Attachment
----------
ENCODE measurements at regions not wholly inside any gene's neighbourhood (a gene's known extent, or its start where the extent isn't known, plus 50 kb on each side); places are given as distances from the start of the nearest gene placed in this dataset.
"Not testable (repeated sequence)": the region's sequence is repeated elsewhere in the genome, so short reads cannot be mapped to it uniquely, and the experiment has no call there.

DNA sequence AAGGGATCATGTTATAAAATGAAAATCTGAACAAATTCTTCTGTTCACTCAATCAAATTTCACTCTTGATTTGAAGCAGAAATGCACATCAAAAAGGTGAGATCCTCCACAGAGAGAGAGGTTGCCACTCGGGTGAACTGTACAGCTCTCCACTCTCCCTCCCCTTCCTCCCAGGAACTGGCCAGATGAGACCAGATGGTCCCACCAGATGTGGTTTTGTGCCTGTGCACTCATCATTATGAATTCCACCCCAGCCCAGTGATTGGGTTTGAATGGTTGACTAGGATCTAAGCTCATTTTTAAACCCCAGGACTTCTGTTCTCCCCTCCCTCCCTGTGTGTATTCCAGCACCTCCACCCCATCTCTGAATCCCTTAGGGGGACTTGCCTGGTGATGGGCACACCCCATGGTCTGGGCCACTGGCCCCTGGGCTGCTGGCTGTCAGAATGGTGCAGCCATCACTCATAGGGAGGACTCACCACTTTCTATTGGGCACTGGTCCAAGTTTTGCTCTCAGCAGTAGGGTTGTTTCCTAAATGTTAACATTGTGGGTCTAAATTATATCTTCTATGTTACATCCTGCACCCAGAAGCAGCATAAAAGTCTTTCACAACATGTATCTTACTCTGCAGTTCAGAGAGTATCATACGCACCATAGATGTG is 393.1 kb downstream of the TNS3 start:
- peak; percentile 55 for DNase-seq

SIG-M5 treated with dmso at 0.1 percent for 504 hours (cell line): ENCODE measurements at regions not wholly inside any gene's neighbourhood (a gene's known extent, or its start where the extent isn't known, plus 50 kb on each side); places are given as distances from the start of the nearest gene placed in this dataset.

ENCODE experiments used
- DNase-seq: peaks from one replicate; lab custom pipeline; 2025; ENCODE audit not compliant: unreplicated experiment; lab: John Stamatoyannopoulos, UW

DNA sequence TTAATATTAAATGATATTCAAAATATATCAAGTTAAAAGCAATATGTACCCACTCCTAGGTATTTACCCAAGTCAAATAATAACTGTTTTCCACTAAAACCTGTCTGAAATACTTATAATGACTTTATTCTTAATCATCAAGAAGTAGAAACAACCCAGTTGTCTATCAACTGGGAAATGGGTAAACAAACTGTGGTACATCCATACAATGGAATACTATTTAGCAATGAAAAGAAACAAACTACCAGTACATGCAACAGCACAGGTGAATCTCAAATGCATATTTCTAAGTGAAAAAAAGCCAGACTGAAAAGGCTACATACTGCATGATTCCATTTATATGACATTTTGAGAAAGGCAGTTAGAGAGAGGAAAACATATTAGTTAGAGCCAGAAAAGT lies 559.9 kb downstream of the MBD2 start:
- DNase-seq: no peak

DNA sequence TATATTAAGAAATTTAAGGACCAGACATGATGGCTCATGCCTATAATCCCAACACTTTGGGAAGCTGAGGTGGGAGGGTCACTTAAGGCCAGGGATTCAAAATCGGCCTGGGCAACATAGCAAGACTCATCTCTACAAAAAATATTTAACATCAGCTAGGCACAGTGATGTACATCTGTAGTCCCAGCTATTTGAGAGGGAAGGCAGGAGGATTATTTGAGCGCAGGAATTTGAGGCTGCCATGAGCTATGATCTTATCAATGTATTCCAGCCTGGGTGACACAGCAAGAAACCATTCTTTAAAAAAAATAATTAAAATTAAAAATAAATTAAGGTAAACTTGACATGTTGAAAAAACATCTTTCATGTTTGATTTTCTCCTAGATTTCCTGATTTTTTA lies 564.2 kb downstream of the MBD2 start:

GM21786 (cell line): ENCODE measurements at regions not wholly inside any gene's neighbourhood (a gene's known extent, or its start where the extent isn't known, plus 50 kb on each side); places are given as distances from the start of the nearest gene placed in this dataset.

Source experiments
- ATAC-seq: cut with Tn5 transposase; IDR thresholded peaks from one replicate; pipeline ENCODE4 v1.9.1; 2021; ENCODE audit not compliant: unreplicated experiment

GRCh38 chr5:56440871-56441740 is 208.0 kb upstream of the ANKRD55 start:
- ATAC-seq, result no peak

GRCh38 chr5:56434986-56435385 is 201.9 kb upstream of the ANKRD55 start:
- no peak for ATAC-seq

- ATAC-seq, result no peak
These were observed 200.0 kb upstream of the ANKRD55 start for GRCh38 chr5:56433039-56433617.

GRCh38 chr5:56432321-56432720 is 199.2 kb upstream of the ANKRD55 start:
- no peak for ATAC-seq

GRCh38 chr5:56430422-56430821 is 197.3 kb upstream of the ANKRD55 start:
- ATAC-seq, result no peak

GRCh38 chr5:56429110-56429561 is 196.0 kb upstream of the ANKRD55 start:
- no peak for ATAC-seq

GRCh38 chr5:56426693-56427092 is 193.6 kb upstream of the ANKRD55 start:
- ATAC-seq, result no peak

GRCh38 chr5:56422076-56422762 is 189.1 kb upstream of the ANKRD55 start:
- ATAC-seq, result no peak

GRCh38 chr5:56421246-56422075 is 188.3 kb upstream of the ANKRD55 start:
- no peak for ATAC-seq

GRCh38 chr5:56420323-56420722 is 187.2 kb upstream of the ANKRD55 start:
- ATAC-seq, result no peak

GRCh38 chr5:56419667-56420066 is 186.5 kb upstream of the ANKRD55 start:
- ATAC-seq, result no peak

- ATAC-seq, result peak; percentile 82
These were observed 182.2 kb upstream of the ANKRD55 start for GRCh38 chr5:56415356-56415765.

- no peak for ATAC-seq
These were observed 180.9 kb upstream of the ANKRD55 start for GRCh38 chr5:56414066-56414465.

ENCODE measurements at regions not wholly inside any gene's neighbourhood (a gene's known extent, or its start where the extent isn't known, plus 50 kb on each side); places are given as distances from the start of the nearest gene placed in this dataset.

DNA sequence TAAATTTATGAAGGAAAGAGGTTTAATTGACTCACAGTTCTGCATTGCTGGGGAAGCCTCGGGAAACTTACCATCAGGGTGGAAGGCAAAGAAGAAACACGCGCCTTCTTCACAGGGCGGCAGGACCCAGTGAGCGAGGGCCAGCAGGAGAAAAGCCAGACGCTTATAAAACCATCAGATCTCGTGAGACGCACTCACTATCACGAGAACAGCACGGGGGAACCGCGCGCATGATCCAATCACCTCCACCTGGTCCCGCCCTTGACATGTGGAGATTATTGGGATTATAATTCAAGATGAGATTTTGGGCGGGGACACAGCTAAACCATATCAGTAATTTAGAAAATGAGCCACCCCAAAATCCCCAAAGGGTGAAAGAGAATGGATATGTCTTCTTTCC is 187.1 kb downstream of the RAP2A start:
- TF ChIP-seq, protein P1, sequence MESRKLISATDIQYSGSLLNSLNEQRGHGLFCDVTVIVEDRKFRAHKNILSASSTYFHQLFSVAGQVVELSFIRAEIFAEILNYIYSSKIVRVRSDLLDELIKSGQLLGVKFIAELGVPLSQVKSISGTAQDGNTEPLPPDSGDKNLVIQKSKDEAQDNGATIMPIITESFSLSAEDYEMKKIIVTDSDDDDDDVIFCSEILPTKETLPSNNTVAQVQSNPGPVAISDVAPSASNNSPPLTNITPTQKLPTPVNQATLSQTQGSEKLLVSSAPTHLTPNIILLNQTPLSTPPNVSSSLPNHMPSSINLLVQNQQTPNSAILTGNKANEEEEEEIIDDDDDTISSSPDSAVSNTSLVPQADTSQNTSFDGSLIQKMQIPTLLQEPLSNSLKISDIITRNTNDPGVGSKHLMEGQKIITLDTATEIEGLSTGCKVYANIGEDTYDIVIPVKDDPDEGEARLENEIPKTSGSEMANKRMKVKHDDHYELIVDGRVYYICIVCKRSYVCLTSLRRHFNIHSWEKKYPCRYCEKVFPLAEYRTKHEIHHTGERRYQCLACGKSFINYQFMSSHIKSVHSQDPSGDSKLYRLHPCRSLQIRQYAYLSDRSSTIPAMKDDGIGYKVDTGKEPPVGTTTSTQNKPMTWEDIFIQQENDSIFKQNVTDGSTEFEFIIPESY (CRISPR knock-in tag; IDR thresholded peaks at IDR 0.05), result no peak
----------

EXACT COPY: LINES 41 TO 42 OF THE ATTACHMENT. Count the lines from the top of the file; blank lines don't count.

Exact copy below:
DNA sequence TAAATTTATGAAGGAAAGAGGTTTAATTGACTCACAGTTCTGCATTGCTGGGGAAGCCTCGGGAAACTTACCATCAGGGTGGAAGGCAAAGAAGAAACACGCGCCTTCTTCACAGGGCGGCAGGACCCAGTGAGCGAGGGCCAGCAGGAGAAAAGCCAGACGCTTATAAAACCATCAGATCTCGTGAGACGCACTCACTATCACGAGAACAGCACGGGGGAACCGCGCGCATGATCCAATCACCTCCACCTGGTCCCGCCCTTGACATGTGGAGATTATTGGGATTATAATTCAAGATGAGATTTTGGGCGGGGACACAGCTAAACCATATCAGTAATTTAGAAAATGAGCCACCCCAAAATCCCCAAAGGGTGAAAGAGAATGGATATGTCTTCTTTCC is 187.1 kb downstream of the RAP2A start:
- TF ChIP-seq, protein P1, sequence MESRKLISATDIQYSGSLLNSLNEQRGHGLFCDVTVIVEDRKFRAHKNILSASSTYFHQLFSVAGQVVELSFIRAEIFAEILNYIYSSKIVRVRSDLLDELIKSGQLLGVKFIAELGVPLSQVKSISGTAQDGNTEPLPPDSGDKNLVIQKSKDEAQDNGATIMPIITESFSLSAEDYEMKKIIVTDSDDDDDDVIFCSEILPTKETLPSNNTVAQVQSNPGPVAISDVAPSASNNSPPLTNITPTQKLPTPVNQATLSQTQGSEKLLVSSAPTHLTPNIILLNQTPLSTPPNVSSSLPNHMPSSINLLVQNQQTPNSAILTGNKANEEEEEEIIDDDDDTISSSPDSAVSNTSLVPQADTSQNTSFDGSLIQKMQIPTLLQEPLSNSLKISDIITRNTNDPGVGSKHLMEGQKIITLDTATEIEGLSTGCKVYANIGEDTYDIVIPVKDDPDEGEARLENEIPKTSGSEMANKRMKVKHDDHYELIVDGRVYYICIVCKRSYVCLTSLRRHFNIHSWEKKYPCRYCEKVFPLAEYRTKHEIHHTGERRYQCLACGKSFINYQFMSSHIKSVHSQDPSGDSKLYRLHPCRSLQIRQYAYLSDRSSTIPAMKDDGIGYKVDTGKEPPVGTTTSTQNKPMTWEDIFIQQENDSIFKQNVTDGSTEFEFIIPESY (CRISPR knock-in tag; IDR thresholded peaks at IDR 0.05), result no peak